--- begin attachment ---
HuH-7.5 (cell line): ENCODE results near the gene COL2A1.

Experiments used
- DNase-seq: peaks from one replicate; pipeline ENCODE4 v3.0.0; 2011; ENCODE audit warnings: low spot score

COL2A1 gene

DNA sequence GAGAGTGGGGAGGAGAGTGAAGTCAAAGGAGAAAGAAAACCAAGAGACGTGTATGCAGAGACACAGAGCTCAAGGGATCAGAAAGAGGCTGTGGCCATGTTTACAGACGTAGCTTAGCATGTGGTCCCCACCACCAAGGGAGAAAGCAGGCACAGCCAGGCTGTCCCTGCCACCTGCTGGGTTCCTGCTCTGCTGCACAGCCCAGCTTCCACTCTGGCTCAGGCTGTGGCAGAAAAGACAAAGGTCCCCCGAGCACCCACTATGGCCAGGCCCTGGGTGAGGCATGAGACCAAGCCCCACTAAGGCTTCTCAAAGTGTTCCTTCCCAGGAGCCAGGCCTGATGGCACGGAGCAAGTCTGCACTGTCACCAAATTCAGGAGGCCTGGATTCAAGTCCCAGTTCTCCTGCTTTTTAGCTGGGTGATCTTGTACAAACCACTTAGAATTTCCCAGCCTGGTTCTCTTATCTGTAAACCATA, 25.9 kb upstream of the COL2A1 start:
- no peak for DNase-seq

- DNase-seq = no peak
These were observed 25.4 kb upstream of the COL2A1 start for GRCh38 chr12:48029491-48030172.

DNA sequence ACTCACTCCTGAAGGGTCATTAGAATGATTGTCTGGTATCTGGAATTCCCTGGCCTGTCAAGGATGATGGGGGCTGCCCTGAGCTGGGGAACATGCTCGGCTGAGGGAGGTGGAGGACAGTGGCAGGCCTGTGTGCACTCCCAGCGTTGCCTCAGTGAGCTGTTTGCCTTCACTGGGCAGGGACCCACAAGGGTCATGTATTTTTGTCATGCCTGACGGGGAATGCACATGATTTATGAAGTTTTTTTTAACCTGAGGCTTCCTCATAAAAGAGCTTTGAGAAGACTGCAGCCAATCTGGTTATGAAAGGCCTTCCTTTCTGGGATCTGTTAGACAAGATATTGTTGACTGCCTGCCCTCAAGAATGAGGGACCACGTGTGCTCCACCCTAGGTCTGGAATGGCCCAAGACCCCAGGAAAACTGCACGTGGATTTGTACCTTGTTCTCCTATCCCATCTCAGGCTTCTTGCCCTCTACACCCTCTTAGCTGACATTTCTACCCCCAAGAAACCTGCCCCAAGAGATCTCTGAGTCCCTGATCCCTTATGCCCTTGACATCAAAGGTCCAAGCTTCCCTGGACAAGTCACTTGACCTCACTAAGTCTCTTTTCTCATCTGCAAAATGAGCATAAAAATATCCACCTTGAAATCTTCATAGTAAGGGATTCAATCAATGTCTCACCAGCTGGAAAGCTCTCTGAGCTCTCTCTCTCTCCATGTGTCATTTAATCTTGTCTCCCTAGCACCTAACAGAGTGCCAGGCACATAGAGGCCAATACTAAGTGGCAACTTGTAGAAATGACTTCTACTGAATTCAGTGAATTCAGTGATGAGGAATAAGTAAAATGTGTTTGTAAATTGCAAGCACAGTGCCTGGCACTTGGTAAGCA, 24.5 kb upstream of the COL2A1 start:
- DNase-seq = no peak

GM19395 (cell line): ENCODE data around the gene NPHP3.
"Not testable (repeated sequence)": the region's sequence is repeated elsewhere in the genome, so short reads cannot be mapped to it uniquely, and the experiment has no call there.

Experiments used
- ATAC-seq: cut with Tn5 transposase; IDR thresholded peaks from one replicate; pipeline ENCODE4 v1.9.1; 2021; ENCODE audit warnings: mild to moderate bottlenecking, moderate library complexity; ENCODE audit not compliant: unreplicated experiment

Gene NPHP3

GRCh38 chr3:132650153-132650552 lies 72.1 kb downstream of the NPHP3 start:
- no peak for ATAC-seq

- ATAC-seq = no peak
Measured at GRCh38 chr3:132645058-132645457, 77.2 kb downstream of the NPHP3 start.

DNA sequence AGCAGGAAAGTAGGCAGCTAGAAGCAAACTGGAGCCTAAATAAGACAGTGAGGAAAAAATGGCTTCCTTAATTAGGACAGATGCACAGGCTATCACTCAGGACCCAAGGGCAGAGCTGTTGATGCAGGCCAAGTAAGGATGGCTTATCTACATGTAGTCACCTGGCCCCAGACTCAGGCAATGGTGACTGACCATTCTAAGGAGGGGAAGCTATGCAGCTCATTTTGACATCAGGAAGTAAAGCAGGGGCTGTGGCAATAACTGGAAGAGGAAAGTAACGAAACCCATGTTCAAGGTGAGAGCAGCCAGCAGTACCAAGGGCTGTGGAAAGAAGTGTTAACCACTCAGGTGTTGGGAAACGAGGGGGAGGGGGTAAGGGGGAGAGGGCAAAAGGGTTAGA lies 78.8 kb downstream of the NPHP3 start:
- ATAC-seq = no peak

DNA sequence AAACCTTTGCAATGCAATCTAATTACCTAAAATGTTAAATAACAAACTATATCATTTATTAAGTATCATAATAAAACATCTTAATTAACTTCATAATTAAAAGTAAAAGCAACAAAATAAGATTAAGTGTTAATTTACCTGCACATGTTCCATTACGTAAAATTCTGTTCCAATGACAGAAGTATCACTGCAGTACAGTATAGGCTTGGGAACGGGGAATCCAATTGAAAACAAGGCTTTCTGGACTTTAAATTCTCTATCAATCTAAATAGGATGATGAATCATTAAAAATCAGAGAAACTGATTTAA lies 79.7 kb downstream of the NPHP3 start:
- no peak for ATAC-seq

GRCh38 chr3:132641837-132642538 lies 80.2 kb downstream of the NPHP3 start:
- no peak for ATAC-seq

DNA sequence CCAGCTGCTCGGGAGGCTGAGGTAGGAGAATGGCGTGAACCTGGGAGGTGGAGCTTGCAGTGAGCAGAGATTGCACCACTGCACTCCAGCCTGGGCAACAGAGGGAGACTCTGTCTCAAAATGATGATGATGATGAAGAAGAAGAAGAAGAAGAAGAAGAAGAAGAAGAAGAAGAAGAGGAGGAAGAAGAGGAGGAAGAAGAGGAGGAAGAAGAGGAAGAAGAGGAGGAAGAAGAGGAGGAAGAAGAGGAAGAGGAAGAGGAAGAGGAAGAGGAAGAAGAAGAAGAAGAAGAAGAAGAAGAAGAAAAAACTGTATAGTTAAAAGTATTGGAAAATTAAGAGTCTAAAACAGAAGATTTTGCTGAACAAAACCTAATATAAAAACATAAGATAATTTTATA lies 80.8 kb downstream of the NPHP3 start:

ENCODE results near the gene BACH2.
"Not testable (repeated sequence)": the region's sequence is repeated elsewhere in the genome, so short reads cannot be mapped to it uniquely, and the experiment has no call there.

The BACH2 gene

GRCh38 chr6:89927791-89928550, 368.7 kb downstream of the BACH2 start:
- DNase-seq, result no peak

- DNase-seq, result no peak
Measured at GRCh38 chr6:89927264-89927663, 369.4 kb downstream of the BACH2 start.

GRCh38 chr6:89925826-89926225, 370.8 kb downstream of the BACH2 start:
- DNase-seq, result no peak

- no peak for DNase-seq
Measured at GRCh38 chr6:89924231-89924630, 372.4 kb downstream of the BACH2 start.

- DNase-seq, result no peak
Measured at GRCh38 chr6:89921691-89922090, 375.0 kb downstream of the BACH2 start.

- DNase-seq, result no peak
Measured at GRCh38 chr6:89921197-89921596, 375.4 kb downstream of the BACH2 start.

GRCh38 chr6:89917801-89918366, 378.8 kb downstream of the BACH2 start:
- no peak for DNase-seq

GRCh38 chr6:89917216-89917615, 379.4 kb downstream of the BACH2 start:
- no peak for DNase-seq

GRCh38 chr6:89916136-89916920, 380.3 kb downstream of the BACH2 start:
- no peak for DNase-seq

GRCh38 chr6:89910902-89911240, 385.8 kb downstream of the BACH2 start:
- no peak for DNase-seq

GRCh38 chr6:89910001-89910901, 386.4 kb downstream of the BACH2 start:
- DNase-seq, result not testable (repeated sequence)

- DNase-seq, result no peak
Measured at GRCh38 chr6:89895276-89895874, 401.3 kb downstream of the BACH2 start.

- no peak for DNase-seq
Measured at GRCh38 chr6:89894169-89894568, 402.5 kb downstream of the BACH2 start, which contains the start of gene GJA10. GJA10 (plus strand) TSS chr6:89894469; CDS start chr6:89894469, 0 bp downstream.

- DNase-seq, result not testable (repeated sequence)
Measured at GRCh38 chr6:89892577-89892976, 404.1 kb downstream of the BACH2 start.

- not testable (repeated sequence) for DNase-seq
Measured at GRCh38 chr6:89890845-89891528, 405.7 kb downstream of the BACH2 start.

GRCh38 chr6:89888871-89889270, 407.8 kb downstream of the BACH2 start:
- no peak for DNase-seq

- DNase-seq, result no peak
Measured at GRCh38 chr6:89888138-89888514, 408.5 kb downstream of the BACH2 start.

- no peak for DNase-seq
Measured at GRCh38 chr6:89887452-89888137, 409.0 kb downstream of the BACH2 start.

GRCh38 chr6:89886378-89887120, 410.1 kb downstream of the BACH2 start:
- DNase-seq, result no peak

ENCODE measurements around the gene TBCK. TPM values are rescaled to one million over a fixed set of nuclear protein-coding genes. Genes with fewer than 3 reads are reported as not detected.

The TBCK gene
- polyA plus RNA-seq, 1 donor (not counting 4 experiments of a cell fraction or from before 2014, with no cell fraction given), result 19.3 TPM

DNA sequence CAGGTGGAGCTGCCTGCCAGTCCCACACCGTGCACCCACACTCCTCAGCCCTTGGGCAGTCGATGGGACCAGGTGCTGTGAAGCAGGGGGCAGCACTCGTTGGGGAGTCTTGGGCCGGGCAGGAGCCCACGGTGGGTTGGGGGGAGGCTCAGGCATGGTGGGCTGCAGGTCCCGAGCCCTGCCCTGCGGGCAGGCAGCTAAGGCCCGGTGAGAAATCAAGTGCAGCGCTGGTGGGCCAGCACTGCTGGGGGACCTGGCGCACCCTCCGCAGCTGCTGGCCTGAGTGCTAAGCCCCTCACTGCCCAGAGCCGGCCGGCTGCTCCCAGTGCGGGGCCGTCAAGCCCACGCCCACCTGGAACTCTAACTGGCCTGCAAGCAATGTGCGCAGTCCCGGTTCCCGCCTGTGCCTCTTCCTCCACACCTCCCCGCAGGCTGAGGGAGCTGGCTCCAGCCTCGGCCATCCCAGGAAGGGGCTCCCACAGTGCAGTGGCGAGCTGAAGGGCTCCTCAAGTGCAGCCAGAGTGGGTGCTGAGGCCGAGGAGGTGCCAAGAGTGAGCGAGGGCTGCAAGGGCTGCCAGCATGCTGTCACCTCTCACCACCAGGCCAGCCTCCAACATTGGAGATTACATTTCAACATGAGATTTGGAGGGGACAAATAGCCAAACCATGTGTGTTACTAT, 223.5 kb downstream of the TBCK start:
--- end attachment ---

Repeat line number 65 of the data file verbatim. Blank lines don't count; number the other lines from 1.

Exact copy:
Measured at GRCh38 chr6:89887452-89888137, 409.0 kb downstream of the BACH2 start.